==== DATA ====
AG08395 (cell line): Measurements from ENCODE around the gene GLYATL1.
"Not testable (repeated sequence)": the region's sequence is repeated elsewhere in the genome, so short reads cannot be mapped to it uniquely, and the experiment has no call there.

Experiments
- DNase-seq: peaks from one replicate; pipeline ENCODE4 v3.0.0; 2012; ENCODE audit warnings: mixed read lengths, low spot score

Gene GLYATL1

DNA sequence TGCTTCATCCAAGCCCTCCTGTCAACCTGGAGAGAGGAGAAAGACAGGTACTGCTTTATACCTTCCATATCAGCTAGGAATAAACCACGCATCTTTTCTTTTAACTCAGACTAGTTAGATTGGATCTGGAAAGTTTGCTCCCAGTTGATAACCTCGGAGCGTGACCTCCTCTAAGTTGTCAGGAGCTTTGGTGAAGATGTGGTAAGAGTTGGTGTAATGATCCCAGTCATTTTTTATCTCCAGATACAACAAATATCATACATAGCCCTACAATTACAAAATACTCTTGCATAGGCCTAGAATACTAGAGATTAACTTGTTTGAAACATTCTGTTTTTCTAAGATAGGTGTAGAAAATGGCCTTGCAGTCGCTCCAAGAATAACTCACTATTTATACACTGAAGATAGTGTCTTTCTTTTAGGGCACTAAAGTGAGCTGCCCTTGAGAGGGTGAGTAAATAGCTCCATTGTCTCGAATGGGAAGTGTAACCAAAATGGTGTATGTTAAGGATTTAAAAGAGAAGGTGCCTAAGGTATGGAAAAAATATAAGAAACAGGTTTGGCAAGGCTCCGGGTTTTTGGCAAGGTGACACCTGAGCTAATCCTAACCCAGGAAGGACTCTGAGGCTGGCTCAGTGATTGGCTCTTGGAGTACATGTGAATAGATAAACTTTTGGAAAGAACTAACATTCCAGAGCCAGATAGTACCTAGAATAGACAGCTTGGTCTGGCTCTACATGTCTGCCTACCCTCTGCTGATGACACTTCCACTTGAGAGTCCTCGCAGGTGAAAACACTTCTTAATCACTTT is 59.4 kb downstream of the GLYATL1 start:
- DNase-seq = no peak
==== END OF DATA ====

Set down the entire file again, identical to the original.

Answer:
AG08395 (cell line): Measurements from ENCODE around the gene GLYATL1.
"Not testable (repeated sequence)": the region's sequence is repeated elsewhere in the genome, so short reads cannot be mapped to it uniquely, and the experiment has no call there.

Experiments
- DNase-seq: peaks from one replicate; pipeline ENCODE4 v3.0.0; 2012; ENCODE audit warnings: mixed read lengths, low spot score

Gene GLYATL1

DNA sequence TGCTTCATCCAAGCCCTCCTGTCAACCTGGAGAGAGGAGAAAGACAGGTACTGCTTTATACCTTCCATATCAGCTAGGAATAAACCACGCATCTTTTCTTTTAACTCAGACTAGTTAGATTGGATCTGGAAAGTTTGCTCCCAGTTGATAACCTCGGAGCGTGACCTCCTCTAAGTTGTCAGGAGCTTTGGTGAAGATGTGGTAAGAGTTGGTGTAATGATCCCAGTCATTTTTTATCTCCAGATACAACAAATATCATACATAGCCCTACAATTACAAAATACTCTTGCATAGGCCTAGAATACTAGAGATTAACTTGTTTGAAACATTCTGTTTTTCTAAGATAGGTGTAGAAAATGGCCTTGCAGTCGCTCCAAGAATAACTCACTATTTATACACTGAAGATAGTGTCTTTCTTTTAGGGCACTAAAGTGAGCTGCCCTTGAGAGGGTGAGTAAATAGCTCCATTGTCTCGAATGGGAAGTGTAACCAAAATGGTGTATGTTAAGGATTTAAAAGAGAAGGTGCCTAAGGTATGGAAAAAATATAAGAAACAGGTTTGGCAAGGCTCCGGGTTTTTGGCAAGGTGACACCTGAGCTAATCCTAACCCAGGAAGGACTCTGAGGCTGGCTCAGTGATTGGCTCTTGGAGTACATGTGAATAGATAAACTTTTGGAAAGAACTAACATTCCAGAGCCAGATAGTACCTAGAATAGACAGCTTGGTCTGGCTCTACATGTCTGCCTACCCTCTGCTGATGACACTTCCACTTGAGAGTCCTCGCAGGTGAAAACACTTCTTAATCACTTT is 59.4 kb downstream of the GLYATL1 start:
- DNase-seq = no peak